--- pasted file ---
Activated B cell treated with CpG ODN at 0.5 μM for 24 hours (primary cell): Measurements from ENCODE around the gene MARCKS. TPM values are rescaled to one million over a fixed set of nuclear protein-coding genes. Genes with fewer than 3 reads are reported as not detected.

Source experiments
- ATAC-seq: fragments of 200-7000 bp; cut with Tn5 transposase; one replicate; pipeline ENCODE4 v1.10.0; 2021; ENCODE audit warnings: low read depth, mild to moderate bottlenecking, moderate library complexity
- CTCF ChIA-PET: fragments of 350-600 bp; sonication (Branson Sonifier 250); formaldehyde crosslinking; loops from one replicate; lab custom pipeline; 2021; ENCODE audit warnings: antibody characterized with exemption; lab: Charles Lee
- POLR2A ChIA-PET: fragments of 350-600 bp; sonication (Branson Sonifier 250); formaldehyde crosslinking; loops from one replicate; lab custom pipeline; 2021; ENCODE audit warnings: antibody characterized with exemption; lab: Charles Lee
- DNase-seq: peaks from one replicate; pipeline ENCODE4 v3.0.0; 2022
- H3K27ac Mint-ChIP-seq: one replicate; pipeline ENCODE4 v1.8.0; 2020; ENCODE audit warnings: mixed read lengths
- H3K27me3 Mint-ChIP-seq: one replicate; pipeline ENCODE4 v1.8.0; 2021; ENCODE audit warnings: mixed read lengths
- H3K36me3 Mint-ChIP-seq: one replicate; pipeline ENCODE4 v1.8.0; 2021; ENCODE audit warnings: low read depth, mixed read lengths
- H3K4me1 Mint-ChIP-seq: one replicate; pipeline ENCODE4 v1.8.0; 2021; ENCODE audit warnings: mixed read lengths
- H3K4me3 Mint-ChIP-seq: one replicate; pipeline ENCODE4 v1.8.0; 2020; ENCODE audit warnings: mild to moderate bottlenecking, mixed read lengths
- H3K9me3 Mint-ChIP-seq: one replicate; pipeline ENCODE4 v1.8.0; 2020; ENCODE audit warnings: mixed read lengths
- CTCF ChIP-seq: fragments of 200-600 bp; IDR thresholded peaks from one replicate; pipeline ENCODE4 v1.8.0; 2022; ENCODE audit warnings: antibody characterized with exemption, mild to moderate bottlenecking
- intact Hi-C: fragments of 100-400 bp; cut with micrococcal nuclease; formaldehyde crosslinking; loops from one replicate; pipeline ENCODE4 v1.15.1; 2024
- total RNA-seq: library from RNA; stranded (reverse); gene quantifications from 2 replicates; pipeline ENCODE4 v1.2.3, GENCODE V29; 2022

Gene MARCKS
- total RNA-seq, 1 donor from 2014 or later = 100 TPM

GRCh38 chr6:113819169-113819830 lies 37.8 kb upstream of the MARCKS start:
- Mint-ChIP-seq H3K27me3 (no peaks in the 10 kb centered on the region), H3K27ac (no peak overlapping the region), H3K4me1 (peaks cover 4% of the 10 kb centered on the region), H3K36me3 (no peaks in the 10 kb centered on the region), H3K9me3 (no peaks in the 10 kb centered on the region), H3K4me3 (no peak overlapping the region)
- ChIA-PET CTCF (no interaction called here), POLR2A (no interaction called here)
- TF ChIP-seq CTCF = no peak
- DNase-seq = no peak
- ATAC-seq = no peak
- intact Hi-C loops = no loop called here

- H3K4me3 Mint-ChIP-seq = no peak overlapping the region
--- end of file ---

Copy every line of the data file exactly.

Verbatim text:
Activated B cell treated with CpG ODN at 0.5 μM for 24 hours (primary cell): Measurements from ENCODE around the gene MARCKS. TPM values are rescaled to one million over a fixed set of nuclear protein-coding genes. Genes with fewer than 3 reads are reported as not detected.

Source experiments
- ATAC-seq: fragments of 200-7000 bp; cut with Tn5 transposase; one replicate; pipeline ENCODE4 v1.10.0; 2021; ENCODE audit warnings: low read depth, mild to moderate bottlenecking, moderate library complexity
- CTCF ChIA-PET: fragments of 350-600 bp; sonication (Branson Sonifier 250); formaldehyde crosslinking; loops from one replicate; lab custom pipeline; 2021; ENCODE audit warnings: antibody characterized with exemption; lab: Charles Lee
- POLR2A ChIA-PET: fragments of 350-600 bp; sonication (Branson Sonifier 250); formaldehyde crosslinking; loops from one replicate; lab custom pipeline; 2021; ENCODE audit warnings: antibody characterized with exemption; lab: Charles Lee
- DNase-seq: peaks from one replicate; pipeline ENCODE4 v3.0.0; 2022
- H3K27ac Mint-ChIP-seq: one replicate; pipeline ENCODE4 v1.8.0; 2020; ENCODE audit warnings: mixed read lengths
- H3K27me3 Mint-ChIP-seq: one replicate; pipeline ENCODE4 v1.8.0; 2021; ENCODE audit warnings: mixed read lengths
- H3K36me3 Mint-ChIP-seq: one replicate; pipeline ENCODE4 v1.8.0; 2021; ENCODE audit warnings: low read depth, mixed read lengths
- H3K4me1 Mint-ChIP-seq: one replicate; pipeline ENCODE4 v1.8.0; 2021; ENCODE audit warnings: mixed read lengths
- H3K4me3 Mint-ChIP-seq: one replicate; pipeline ENCODE4 v1.8.0; 2020; ENCODE audit warnings: mild to moderate bottlenecking, mixed read lengths
- H3K9me3 Mint-ChIP-seq: one replicate; pipeline ENCODE4 v1.8.0; 2020; ENCODE audit warnings: mixed read lengths
- CTCF ChIP-seq: fragments of 200-600 bp; IDR thresholded peaks from one replicate; pipeline ENCODE4 v1.8.0; 2022; ENCODE audit warnings: antibody characterized with exemption, mild to moderate bottlenecking
- intact Hi-C: fragments of 100-400 bp; cut with micrococcal nuclease; formaldehyde crosslinking; loops from one replicate; pipeline ENCODE4 v1.15.1; 2024
- total RNA-seq: library from RNA; stranded (reverse); gene quantifications from 2 replicates; pipeline ENCODE4 v1.2.3, GENCODE V29; 2022

Gene MARCKS
- total RNA-seq, 1 donor from 2014 or later = 100 TPM

GRCh38 chr6:113819169-113819830 lies 37.8 kb upstream of the MARCKS start:
- Mint-ChIP-seq H3K27me3 (no peaks in the 10 kb centered on the region), H3K27ac (no peak overlapping the region), H3K4me1 (peaks cover 4% of the 10 kb centered on the region), H3K36me3 (no peaks in the 10 kb centered on the region), H3K9me3 (no peaks in the 10 kb centered on the region), H3K4me3 (no peak overlapping the region)
- ChIA-PET CTCF (no interaction called here), POLR2A (no interaction called here)
- TF ChIP-seq CTCF = no peak
- DNase-seq = no peak
- ATAC-seq = no peak
- intact Hi-C loops = no loop called here

- H3K4me3 Mint-ChIP-seq = no peak overlapping the region